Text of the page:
London Borough of Wandsworth (18 018 419)

Category : Adult care services > Charging

Decision : Upheld

Decision date : 18 Dec 2019

The Ombudsman's final decision:

Summary: Mrs M complained the Council wrongly charged for her late mother’s care and delayed sending her invoices leading to a large and unexpected bill. The Council was at fault. It charged for care it did not provide and did not make Mrs Y aware of before entering extra care sheltered accommodation. It also delayed in providing invoices to the executor following Mrs Y’s death. To remedy this, the Council has agreed to waive some costs, issue an amended up to date statement for the remaining outstanding costs for Mrs Y’s care and review the information it provides about charges to prospective tenants for extra care sheltered accommodation.

The complaint

  1. Mrs M complained the Council wrongly charged for her late mother’s care and following her mother’s death, the Council delayed in sending her invoices amounting to costs of £7,945.74.
  2. Mrs M said this caused her worry and distress as she has now fully distributed her mother’s estate and cannot pay the outstanding invoices herself.

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The Ombudsman’s role and powers

  1. We investigate complaints about ‘maladministration’ and ‘service failure’. In this statement, I have used the word fault to refer to these. We must also consider whether any fault has had an adverse impact on the person making the complaint. I refer to this as ‘injustice’. If there has been fault which has caused an injustice, we may suggest a remedy. (Local Government Act 1974, sections 26(1) and 26A(1), as amended)
  2. If we are satisfied with a council’s actions or proposed actions, we can complete our investigation and issue a decision statement. (Local Government Act 1974, section 30(1B) and 34H(i), as amended)

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How I considered this complaint

  1. I have spoken to Mrs M and considered evidence from her and the Council.
  2. I have written to Mrs M and the Council with a draft of this decision and given them an opportunity to comment.
  3. I have considered the comments received before making this final decision.

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What I found


  1. The Care Act 2014 gives councils the power to charge for care and support services they provide or arrange. Charges may only cover the cost the council incurs. Where a council decides to charge it must do so in line with the Care and Support (Charging and Assessment of Resources) Regulations. It must assess how much the person can afford to pay by completing a financial assessment.
  2. The Care and Support Statutory Guidance 2014 makes it clear that the approach to charging for care and support needs should be clear and transparent so people know what they will be charged.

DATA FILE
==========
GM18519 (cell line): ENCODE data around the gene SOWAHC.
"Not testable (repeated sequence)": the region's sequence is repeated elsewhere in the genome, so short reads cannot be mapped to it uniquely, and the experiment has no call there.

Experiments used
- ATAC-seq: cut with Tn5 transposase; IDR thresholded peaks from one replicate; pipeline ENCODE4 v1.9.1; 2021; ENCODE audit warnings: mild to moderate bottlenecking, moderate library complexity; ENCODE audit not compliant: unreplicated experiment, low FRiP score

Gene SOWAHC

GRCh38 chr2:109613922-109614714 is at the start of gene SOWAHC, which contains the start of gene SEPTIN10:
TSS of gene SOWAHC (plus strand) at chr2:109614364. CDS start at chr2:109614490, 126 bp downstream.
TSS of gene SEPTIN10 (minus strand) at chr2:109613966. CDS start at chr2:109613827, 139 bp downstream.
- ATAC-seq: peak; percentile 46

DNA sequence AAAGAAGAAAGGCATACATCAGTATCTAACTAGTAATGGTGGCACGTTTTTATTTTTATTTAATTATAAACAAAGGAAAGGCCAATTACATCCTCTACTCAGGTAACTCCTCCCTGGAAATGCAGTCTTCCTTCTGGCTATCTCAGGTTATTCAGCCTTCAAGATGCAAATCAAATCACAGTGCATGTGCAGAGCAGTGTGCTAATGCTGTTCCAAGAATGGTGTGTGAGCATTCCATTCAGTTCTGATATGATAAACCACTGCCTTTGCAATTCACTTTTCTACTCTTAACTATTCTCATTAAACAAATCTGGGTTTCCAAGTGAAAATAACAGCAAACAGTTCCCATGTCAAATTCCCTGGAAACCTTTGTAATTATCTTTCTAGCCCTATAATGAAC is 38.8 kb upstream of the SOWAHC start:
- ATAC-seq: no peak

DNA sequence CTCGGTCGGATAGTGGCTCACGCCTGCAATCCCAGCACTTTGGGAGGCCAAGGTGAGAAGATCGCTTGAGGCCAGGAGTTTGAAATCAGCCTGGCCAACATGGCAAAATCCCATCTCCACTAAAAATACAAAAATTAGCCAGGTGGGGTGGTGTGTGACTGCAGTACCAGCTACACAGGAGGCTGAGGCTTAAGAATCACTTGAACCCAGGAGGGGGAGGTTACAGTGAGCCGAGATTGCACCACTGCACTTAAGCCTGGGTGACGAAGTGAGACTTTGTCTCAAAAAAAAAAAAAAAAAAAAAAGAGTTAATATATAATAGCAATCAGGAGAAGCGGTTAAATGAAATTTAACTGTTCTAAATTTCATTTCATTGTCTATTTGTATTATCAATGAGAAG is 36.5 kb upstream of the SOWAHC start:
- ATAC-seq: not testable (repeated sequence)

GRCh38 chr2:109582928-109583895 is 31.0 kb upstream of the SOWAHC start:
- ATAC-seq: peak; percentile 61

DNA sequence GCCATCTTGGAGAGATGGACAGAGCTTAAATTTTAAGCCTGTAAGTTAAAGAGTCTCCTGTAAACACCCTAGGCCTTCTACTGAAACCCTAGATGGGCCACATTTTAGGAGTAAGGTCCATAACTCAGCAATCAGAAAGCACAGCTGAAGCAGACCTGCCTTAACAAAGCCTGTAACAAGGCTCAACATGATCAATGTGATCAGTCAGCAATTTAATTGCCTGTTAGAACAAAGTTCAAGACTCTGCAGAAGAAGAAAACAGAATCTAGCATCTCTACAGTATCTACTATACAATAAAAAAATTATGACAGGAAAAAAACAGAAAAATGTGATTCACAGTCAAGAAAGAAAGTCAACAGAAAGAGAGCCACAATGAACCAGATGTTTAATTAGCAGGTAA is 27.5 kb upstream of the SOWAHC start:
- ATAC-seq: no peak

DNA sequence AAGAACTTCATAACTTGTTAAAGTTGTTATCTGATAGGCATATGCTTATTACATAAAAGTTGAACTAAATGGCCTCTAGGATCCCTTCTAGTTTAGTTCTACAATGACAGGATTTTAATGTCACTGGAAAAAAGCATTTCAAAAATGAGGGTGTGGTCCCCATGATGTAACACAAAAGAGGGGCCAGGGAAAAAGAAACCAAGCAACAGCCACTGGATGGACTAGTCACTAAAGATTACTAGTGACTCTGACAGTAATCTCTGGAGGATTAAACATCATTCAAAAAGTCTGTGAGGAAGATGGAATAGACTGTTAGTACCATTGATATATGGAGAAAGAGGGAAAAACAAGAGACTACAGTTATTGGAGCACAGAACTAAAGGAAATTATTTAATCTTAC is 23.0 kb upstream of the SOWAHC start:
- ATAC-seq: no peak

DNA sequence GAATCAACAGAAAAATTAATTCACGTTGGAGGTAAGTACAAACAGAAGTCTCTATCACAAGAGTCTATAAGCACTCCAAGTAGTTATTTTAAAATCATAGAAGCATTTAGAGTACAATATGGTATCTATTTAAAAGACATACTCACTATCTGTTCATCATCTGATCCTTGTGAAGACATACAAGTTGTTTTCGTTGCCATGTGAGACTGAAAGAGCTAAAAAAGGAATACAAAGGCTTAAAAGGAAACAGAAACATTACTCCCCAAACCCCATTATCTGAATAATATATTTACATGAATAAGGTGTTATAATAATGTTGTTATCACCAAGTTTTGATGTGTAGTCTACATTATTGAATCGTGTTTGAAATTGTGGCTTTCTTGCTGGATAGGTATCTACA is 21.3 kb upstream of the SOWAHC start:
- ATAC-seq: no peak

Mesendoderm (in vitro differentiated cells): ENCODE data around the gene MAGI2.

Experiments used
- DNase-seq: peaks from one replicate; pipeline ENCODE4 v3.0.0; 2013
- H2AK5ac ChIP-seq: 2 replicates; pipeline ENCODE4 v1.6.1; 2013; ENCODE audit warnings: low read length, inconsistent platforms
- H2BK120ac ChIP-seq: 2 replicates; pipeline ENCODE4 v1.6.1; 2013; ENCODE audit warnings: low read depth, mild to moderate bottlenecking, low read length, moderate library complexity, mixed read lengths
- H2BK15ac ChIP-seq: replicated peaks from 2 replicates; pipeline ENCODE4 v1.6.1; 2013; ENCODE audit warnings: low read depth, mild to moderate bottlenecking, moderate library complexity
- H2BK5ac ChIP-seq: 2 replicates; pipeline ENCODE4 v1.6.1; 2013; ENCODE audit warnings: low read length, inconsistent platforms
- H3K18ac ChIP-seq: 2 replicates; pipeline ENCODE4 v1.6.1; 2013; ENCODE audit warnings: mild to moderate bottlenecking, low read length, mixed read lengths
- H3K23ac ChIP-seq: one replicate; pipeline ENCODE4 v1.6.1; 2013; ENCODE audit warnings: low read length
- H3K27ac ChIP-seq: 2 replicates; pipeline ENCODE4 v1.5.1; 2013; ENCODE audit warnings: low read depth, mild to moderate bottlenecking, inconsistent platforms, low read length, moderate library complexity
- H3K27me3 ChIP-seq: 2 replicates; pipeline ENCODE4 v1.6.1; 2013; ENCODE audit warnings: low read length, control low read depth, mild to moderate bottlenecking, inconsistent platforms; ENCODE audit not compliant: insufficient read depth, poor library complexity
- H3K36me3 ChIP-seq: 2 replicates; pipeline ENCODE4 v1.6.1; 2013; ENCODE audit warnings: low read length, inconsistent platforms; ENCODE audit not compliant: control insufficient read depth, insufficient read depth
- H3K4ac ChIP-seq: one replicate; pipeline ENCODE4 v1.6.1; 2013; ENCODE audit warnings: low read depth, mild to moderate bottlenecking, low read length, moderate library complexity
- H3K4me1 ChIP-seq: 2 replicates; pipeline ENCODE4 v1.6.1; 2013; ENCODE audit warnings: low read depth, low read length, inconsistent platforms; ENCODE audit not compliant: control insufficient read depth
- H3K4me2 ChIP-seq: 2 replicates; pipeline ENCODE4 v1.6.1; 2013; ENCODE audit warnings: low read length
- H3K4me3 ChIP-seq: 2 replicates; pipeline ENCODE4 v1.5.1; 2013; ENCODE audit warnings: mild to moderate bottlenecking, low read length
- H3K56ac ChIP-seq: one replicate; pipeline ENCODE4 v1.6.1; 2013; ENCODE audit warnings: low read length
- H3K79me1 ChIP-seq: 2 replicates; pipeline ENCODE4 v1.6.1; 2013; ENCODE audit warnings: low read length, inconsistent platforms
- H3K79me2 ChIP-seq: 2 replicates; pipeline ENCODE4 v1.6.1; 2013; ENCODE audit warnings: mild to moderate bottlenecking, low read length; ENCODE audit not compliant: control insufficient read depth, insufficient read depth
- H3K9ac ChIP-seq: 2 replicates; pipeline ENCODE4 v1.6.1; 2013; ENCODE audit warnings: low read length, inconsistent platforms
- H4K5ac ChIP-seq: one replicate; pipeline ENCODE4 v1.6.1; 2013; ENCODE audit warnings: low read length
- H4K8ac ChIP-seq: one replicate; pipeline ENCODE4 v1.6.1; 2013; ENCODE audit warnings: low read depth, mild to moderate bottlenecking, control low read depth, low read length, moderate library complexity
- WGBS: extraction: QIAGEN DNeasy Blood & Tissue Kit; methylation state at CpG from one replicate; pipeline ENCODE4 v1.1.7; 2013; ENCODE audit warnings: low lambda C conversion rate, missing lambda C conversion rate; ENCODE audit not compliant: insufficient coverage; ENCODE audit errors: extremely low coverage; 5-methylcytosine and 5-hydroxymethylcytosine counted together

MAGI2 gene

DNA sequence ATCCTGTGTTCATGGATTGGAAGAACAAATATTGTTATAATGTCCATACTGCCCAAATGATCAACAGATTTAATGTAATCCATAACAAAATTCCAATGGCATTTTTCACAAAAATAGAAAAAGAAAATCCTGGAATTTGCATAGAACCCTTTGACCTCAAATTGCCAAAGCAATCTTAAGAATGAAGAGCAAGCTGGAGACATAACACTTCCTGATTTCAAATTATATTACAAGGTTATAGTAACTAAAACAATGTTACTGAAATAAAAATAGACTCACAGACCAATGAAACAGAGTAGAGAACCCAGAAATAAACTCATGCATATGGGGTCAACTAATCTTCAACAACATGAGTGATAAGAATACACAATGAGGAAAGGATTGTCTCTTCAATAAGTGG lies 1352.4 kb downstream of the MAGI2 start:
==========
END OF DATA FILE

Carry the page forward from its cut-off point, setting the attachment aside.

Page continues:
What happened

  1. The Council assessed Mrs Y’s needs in February 2015. Her support plan listed her needs as support with medication, washing and dressing, preparation of meals and domestic tasks including housekeeping and shopping. This comprised of a one hour visit every morning, 30-minute visits at lunchtime, afternoon and evening, two hours a week to support with housekeeping and weekly night cover. The support plan listed her personal budget as £263.50.
  2. Mrs Y began living in an extra care sheltered scheme in March 2015. She paid her rent and care costs separately. Shortly after she moved in, she reduced her care services to two calls a day with support for shopping and housekeeping. The notes record Mrs Y was unhappy about the night-time calls as she preferred her privacy.
  3. According to the Council’s records, it provided Mrs Y with financial assessment forms in February and May to consider if she was eligible for help to pay for her care. However, Mrs Y did not return a financial assessment form to the Council.
  4. The Council therefore sent a letter in May 2015 to confirm that Mrs Y would be liable for the full cost of her care. The Council sent a further letter to confirm this in March 2016. The Council sent Mrs Y a further financial assessment form in October 2016. Mrs Y did not return this form. Consequently, Mrs Y was responsible for paying for her own care costs.
  5. The Council assessed Mrs Y’s needs again in November 2015. The support plan issued following this assessment recorded Mrs Y needed a morning visit every day to assist with personal care, visits twice a day to support with meal preparation and weekly visits to assist with housekeeping and shopping. It recorded Mrs Y ‘would prefer not to have a night time check call, once settled at night’. It gave Mrs Y’s personal budget as £254.